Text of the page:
I can only imagine the jam sessions that took place in preparation for the tour; now THAT would be a cool Vault package! With a smile and nod to his hip-hop roots, Jones revealed that Run-D.M.C.’s “Walk This Way” would be a song he’d love to cover as a member of the Buzzards. He’s done Dick Dale’s “Misirlou” with White, so why not? Speaking of the Buzzards, Jones has no idea where the name came from, but has grown to like it. He has no doubt that White had something to do with approving it. Jones says White made it clear as both bands were rehearsing his deep catalogue of music that he didn’t want to play the songs like the records. “That’s the dream situation for any musician, to have that freedom,” Jones shared. He tries to give people the best of both worlds – What they’re used to hearing from White’s albums, and also experimenting with changing some things up. Being a producer helps in this regard. “There’s a thousand things you can play to one song, but only a couple of things will make it work.”

And in case you didn’t know, Jones confirmed that there really is no setlist when it comes to performing with White. The former White Stripes/Raconteurs/Dead Weather member must really like, and more importantly, trust what they all do. The drummer simply laughs. “Sometimes, we don’t even know where it’s going; we’re experiencing it along with you guys,” a fact which I found very, very cool. Jones stresses that he wants people to feel what he’s feeling when he performs. That frenzied enthusiasm everyone sees is definitely not a gimmick, he’s just passing energies and vibes, trying to keep it positive. If somebody came to the show and was feeling down, hopefully when they leave they leave in good spirits. (“That’s what’s up!”)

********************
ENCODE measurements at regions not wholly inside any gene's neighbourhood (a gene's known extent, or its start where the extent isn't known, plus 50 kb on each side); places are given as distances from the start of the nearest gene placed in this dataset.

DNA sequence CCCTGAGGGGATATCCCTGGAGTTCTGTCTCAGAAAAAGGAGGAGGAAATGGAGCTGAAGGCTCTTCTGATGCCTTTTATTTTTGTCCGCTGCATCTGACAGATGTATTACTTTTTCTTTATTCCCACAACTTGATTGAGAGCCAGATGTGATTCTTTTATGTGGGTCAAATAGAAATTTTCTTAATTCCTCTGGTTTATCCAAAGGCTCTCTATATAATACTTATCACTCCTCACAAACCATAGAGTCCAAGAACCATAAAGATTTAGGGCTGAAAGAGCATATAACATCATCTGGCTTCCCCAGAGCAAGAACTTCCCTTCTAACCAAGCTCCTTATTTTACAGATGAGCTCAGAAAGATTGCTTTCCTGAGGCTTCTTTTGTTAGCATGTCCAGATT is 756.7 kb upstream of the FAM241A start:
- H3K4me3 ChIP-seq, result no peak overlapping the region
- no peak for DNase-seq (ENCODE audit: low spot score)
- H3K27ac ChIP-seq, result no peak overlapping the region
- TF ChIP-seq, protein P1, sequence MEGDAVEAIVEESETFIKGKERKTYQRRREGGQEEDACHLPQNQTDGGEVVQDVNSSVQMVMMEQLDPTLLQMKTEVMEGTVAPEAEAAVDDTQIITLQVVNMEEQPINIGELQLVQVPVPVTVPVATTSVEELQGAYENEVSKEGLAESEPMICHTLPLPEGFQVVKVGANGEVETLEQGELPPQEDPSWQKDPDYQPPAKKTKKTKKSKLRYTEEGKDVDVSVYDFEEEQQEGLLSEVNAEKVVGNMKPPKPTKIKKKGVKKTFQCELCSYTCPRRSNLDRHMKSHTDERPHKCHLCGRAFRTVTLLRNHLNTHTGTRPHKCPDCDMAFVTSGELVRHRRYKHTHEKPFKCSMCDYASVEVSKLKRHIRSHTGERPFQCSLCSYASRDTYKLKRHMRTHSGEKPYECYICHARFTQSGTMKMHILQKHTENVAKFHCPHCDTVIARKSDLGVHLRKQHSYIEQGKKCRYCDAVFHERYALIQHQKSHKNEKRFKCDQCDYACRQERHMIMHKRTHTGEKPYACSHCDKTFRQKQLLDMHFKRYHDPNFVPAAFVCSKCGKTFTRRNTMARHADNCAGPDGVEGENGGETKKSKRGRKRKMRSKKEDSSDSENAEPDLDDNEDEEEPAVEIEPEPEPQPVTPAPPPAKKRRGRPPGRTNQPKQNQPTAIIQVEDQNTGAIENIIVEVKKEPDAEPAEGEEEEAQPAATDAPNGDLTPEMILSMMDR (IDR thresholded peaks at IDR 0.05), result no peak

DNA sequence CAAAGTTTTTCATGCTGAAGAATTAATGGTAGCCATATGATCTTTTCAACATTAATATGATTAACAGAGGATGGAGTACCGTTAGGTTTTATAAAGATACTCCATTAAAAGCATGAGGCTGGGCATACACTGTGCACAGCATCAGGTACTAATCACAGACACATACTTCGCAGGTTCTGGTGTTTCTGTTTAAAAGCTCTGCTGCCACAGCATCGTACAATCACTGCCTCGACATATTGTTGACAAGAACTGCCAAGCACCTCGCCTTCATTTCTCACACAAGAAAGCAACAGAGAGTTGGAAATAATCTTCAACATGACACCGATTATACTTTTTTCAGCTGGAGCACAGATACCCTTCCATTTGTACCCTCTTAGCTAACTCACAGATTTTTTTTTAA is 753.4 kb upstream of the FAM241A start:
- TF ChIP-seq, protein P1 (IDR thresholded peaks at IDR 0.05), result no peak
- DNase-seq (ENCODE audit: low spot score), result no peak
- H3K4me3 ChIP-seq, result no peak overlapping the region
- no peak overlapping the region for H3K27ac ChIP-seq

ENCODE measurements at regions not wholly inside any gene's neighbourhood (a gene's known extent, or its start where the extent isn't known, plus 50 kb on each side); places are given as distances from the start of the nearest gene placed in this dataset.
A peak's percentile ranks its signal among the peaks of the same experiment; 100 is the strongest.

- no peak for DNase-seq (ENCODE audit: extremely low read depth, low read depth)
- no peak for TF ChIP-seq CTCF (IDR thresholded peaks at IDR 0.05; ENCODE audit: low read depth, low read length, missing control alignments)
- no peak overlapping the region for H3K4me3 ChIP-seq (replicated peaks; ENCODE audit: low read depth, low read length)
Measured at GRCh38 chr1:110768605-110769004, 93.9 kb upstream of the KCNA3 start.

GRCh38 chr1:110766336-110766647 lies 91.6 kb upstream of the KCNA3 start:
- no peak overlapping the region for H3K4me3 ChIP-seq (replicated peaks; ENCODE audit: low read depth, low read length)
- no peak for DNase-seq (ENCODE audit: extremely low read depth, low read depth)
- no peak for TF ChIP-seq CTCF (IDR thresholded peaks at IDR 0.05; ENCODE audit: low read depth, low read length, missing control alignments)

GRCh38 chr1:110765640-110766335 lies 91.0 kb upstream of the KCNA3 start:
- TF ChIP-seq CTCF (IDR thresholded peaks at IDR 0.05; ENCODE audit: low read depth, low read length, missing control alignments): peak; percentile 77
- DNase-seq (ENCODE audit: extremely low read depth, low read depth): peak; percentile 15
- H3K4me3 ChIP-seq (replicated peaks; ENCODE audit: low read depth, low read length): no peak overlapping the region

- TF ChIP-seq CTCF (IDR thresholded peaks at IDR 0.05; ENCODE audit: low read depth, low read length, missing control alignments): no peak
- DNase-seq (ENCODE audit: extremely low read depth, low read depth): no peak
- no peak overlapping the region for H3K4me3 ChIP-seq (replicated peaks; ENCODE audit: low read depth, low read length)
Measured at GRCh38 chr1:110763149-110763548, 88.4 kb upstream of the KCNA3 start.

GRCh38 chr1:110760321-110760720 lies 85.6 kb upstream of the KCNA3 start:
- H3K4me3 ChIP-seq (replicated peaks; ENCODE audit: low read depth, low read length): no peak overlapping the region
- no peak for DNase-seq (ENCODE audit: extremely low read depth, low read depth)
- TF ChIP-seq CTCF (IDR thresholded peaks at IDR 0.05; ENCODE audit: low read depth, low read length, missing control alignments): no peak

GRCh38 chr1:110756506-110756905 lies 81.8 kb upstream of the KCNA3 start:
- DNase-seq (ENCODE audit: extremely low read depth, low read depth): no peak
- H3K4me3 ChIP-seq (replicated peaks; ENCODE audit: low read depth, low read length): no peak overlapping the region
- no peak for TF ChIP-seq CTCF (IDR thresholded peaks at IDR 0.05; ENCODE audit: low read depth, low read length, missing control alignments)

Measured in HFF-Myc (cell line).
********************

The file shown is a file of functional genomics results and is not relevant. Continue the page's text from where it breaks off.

Who knows what the future will hold, but it’s bound to be loud. Jones’ label Rusic Records is still his bread and butter. That’s his face with vinyl around it front and centre on the drum kit whenever the Buzzards played. Jones deems it as a blessing that White allowed to give him “a piece of the shine” as he so eloquently put it. Jones is involved with another band from Austria, a jazz/hip-hop duo dubbed The Ruff Pack that has him really excited, and proud of the work they’ve put together. “Shout out to Stephan and Matt, doin’ their thing!” Jones just got back from a European run with them in time to play with White and the rest of the Buzzards at the GRAMMYs. Jones also has another project that he produces with his vocalist sister Rena called Honey. I heartily recommend you check out the video for their song “Masterplan Pt. 2”.

Whether he’s ever rocking out again with White, or pounding out beats for soul-hop projects, one thing’s for sure – Jones will give his all and his best, Every. Show!

Find Daru Jones online at,, and

*Photos courtesy of Jo McCaughey and